This case study explores the value and limitations of collective action in challenging the community, political, social and economic institutions that reinforce harmful gender norms related to sexual and gender-based violence (SGBV). A digital storytelling process formed the heart of the case study. Through this process, 11 people from informal settlements and townships in Cape Town created and shared stories about the actions they are taking to address sexual and gender-based violence in their lives and in their communities. By grounding the research process in the community activists' realities, the methodology gives weight to the knowledge and understanding of those people who have experienced violence, and who are finding ways to address this violence through their activism. The digital stories, then, are part of the change. Not only do they make visible experiences of violence that are so frequently kept hidden, but they also highlight the work of those very people acting to create change, and whose voices are not often heard or prioritised in decision-making on SGBV.
Vee is a gender and sexual rights activist and a keen photographer who lives in Cape Town. In her activism she provides support to people who experience discrimination because of their sexuality and gender identity. Vee campaigns with the organisation Free Gender for Lesbian, Gay, Bisexual, Trans, Intersex and Queer rights.
In her digital story, Vee shares her personal journey of coming out to her family as a lesbian, and the pain and sadness felt in her mother’s rejection. Vee’s story emphasises that our most immediate relationships are an important part of how and why we engage in processes of social change.
Vee shows how she is overcoming feelings of isolation and hurt by building and deepening meaningful relationships, in her new home with her grandmother and in her new community. Working with other activists, she has found solidarity with others that share her commitment to social and gender justice. These social and political relationships are supporting her to take action within a wider social and political context and to transform the situations of others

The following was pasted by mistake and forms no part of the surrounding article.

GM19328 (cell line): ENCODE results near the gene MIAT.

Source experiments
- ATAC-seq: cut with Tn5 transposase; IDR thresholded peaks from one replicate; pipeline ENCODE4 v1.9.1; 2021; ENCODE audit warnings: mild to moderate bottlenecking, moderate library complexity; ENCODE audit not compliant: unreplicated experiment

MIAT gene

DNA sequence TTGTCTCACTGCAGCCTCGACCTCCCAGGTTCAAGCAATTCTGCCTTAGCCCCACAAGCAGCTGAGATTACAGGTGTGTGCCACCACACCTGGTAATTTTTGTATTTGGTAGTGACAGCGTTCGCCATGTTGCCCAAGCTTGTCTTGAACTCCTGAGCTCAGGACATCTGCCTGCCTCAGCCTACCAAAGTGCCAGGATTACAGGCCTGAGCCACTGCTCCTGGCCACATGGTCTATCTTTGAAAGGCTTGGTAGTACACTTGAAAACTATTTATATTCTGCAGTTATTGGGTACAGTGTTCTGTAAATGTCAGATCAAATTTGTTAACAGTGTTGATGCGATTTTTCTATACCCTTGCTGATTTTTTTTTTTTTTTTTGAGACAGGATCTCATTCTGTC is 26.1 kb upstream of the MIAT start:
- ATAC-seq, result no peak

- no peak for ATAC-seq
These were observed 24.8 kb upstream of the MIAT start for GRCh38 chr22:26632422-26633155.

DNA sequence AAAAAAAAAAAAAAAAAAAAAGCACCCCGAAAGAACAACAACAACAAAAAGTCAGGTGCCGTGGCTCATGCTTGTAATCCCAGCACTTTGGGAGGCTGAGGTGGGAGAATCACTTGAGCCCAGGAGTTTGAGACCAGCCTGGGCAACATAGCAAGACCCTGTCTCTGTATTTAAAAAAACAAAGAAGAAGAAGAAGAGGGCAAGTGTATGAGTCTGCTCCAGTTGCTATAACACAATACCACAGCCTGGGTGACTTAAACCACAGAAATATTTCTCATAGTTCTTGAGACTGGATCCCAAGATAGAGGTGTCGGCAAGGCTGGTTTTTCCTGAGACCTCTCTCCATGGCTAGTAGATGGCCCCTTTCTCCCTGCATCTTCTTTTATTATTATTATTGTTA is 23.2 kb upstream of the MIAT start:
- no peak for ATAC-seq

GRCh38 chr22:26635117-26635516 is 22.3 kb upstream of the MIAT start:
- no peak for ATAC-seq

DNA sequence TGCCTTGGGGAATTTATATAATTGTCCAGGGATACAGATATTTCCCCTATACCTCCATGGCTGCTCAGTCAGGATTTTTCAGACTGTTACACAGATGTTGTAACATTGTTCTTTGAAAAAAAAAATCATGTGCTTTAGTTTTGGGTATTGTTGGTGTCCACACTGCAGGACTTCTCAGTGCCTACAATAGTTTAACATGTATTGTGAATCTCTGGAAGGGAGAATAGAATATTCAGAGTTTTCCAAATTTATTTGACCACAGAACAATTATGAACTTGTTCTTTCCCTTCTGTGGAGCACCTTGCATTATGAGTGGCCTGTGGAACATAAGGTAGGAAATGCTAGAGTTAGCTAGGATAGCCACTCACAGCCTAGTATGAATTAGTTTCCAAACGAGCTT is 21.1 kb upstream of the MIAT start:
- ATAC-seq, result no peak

Sinazo is from Cape Town. She is a poet and an artist, working creatively to support herself and others to express the issues around gender violence, and her aspirations for gender justice in South Africa.
In her story, Sinazo shares how poverty, violence and injustice have entered her life in complex and intersecting ways. A series of violent attacks against her family meant that she lost her mother at a young age; and when her father passed away, Sinazo found herself faced with the challenge of surviving, while completing her education with limited social and state support.
Sinazo’s story helps us to understand the power within that she and many activists hold in the face of ongoing insecurity and uncertainty. Her story expresses the importance of those people who act as mentors in helping to provide this strength – memory of her mother influenced her choice to become a role model to young girls and avoid negative peer pressure. Being a part of social justice organisations and networks further supported her life choices and helped grow the skills that have enabled her to take action towards her vision: that all people should live free from violence, to be able to ‘rise above’.
Sharing stories and listening for a change
In October 2014 activists involved in this process shared their digital stories and an analysis of power and social change that they had layered onto their stories with over 30 stakeholders at a policy dialogue event held in Khayelitsha, Cape Town. Through sharing their experiences, the activists enabled stakeholders at the policy dialogue event to engage with the lived reality of violence and the emotions of pain and hope that come with this.
Responses from participants at the dialogue event emphasised the importance of personal and contextualised stories such as these in providing a map for people working in the policy and programming arena to understand the issues; and that in raising social problems from their point of view, activists become agents in both research processes such as this, and in terms of wider social change and policy advocacy. This is of particular importance in the development of a National Strategic Plan on Gender-Based Violence which aims to fill the existing gaps in: laws and policies; services for survivors of SGBV; funding for strategies that prevent violence and oversight and impact mechanisms.
What is digital storytelling?
Digital storytelling is a learning, creating and sharing experience supported by technology, allowing participants to share aspects of their life story through the creation of their own short digital media production. It is an approach that combines a participatory, collaborative methodology with the creative use of technology to generate stories aimed at catalysing action on pressing social issues. For information on the approach to digital storytelling used in this research please visit www.transformativestory.org or contact Joanna Wheeler, Gill Black or Thea Shahrokh.